It’s no secret that motorcycles are more dangerous than standard automobiles. While it’s easier to end up in a crash, it’s also easier to fall victim to others’ negligence. If you’ve been in a motorcycle accident, you may wonder how insurance companies determine fault. This depends on many factors. Here’s what might happen after you file your claim.
What Is Fault?
When an incident is someone’s fault, you might consider them to be entirely or mostly responsible. Proving this, however, can be very difficult. The other party may argue vehemently against you, and you may not have enough evidence on hand to argue your case. Fortunately, the law specifies how to handle these tricky situations.
The state of Arizona is an at-fault state. This means that insurance companies spend time trying to determine who was responsible for a vehicle collision. This isn’t always clear-cut, as the blame sometimes lies with both parties. In these cases, an adjuster may assign a percentage of the blame. In the end, this percentage dictates who pays the other and how much each party owes.
Who Is Usually Responsible for a Motorcycle Accident?
Motorists are sometimes quite vocal about motorcyclists, and many believe operators of smaller, more dangerous machines pose unnecessary risks to themselves and others on the road. Despite this, the majority of accidents involving two-wheeled vehicles are the car or truck driver’s fault.
This doesn’t, however, mean that cars or trucks are almost always responsible. Given that motorists driving four-or-more wheeled vehicles instigate around 60% of incidents, motorcyclists cause the other 40%.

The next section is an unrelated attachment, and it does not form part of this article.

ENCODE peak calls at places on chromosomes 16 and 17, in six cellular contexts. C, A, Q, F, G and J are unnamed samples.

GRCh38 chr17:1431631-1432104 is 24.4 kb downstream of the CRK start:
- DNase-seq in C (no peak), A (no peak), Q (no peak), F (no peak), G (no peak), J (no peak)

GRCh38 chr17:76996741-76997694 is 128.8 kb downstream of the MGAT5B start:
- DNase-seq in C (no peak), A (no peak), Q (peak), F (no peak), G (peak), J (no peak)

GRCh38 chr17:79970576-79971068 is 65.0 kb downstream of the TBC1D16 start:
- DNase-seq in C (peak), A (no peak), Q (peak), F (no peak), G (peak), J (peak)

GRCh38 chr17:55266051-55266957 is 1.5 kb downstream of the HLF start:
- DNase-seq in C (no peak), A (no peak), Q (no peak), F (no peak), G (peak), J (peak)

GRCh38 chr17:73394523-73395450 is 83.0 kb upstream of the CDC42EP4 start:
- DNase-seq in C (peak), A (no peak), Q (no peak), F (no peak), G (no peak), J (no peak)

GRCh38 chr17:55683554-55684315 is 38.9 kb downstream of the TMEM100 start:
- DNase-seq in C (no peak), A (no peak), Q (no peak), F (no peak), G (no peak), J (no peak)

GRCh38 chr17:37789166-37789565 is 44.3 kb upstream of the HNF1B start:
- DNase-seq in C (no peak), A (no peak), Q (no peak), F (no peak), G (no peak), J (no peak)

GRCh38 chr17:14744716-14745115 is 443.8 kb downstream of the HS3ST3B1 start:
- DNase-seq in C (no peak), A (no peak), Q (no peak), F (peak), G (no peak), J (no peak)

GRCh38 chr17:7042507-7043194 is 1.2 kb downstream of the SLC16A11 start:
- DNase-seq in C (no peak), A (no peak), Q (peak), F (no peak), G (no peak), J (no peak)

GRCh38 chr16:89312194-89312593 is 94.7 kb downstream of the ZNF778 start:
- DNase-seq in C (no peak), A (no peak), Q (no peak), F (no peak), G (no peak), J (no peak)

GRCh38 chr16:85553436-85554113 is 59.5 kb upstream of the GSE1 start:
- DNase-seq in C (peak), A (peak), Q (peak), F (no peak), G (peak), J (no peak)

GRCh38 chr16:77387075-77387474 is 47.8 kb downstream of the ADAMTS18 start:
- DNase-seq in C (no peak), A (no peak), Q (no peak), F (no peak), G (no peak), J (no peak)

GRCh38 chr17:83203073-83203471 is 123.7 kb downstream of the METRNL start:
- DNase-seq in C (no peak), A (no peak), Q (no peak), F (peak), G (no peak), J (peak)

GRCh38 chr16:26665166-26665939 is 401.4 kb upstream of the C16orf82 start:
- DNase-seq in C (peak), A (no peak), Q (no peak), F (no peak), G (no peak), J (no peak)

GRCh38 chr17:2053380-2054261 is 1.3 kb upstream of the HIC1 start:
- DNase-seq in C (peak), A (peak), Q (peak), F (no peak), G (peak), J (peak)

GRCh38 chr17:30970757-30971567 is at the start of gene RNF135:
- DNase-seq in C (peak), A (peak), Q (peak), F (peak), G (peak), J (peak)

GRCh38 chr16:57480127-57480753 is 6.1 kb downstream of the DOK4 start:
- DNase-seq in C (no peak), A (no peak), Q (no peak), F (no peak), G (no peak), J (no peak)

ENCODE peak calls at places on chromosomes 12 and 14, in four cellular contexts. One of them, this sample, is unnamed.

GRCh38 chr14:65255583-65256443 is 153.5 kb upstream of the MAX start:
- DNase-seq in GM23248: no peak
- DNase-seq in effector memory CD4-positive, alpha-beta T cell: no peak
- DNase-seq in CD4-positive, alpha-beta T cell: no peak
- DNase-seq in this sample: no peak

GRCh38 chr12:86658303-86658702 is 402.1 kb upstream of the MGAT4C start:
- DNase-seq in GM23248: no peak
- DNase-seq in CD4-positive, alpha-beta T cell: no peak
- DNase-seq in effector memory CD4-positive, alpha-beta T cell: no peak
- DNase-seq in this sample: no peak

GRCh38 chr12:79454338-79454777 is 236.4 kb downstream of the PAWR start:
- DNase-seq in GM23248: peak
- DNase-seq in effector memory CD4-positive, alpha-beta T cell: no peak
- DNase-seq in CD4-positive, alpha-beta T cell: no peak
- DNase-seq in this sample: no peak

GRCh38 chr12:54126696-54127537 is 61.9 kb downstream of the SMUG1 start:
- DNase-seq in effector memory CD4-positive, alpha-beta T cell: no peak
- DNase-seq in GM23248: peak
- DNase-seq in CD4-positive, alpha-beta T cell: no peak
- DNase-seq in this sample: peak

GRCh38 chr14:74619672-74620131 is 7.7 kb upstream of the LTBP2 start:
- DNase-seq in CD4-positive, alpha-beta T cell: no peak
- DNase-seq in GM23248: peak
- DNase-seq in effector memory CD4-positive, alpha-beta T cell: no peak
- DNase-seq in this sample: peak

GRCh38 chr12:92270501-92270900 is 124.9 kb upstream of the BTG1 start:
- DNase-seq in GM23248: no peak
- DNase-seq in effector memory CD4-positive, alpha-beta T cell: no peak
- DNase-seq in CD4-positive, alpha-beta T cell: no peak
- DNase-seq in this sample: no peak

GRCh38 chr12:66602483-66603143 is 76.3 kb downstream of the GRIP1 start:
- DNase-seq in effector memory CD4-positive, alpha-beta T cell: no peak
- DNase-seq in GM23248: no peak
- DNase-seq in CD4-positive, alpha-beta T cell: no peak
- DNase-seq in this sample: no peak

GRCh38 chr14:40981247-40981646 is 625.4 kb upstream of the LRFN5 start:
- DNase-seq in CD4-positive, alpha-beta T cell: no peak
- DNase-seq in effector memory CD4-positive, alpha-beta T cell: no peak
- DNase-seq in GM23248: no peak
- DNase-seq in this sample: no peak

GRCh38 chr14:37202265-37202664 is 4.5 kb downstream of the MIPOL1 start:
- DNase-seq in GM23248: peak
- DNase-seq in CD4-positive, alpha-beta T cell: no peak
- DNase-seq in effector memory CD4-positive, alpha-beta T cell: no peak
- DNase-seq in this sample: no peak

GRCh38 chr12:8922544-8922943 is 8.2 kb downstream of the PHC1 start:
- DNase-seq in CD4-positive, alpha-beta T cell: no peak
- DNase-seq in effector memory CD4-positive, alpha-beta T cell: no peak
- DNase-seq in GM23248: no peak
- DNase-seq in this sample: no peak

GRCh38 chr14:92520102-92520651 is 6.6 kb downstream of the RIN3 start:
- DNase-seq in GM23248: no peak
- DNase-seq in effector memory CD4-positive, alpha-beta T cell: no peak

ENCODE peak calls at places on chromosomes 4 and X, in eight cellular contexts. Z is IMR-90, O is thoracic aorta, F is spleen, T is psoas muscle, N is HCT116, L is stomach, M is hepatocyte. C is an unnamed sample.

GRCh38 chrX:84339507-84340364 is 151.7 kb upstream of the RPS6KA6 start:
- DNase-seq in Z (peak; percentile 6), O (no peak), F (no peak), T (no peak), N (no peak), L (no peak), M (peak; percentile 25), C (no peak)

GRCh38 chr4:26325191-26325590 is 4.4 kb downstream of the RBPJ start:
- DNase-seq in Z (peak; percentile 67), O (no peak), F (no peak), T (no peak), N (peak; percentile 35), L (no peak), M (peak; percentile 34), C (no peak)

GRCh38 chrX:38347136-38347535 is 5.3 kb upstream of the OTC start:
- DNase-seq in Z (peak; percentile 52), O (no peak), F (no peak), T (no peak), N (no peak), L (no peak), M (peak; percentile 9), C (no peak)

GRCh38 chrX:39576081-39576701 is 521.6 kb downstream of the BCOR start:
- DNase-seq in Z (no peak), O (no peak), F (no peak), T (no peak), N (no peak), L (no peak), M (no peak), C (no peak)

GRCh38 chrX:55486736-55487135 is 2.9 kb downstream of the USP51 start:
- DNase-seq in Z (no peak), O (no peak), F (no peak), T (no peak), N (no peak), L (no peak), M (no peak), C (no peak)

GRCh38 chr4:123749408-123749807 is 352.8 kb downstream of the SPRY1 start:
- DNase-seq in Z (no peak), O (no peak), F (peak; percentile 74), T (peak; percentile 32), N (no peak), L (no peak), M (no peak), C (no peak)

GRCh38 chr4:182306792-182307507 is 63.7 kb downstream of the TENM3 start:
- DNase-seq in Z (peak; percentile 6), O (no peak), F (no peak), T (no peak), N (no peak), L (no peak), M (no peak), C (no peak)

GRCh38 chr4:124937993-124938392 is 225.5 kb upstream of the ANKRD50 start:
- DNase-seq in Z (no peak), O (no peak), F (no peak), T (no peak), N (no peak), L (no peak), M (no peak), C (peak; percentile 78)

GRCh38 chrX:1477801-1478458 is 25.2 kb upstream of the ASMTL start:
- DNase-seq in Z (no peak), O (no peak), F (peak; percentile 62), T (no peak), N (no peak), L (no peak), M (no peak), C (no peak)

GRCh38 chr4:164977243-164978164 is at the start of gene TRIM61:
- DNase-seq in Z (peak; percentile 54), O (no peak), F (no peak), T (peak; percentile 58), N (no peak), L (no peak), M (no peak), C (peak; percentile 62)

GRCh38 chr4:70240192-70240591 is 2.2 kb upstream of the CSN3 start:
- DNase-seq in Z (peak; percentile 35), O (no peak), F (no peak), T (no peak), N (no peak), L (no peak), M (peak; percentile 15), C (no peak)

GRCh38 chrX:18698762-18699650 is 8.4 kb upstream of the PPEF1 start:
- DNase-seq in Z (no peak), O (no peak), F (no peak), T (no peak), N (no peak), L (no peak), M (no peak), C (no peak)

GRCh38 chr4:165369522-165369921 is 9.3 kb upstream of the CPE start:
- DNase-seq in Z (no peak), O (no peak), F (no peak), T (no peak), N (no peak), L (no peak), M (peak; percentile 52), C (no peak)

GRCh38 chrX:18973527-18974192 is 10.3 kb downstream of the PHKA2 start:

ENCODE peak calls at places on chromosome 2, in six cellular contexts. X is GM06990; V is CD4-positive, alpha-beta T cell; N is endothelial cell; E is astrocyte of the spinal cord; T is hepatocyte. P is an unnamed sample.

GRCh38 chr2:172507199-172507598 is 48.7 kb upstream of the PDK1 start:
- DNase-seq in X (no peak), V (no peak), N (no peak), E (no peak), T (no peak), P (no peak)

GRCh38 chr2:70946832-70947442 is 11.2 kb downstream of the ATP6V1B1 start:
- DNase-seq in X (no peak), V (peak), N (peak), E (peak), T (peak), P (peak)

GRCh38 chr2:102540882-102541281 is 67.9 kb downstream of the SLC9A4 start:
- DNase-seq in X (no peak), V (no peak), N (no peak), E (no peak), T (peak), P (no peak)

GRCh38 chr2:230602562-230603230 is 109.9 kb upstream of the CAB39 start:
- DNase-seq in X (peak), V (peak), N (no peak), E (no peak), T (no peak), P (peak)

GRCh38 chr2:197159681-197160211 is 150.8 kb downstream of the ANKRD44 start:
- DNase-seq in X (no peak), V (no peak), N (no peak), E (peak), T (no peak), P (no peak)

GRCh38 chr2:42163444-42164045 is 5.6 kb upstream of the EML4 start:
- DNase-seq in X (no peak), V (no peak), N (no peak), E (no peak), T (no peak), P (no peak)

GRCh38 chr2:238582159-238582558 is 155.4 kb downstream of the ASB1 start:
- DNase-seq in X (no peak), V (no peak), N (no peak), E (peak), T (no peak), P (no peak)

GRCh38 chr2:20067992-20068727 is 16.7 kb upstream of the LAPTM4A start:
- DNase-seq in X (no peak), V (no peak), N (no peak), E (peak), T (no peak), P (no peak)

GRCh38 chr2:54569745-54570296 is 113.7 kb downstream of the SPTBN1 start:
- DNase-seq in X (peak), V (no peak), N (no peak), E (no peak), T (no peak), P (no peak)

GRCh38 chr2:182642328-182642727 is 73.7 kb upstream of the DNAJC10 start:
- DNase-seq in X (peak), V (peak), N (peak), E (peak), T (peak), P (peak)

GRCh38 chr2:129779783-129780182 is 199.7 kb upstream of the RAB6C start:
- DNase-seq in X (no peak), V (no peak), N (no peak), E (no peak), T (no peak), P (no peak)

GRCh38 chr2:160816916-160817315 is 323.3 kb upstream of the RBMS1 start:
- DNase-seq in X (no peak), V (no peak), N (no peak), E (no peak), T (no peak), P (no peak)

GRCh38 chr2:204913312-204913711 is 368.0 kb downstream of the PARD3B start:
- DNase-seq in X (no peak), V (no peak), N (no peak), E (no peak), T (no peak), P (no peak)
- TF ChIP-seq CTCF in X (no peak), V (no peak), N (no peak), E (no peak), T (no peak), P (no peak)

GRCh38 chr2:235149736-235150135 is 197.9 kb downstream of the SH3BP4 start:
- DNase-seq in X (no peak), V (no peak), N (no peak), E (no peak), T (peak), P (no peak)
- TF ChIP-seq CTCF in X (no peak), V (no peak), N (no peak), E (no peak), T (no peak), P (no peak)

Unfortunately, motorcyclists are at a far greater risk of serious injury or death in an accident. Since they’re so exposed to the road, they can easily find themselves vulnerable to injuries that other motorists don’t usually suffer. This can make it tricky to assign fault, as exposed riders often suffer much more damage.
How Is Fault Assigned After a Motorcycle Accident?
In Arizona, fault depends on a breach of “reasonable care.” Everyone licensed to operate a motor vehicle has a responsibility to exhibit a reasonable degree of care while driving. They must, in other words, pay attention, obey the law, and keep others’ safety in mind. Anytime someone breaches this responsibility, they are acting negligently.
Common examples of negligence include texting while driving, drinking alcohol, using narcotics, and driving an uninspected vehicle. Other factors that are harder to prove could also qualify as negligent. Operating a car after a night without sleep can impair you as much as several alcoholic beverages. Simply failing to pay attention while turning or switching lanes can lead to a catastrophic event.
Adjusters see certain negligent behaviors much more often in collisions involving motorcycles. These include situations in which car drivers open doors without looking or turn left at a light without observing a motorcyclist’s right of way. Since small motorcycles are shaped differently than standard cars, some drivers appear not to notice them as easily as trucks and cars. This unfortunate fact has caused many accidents.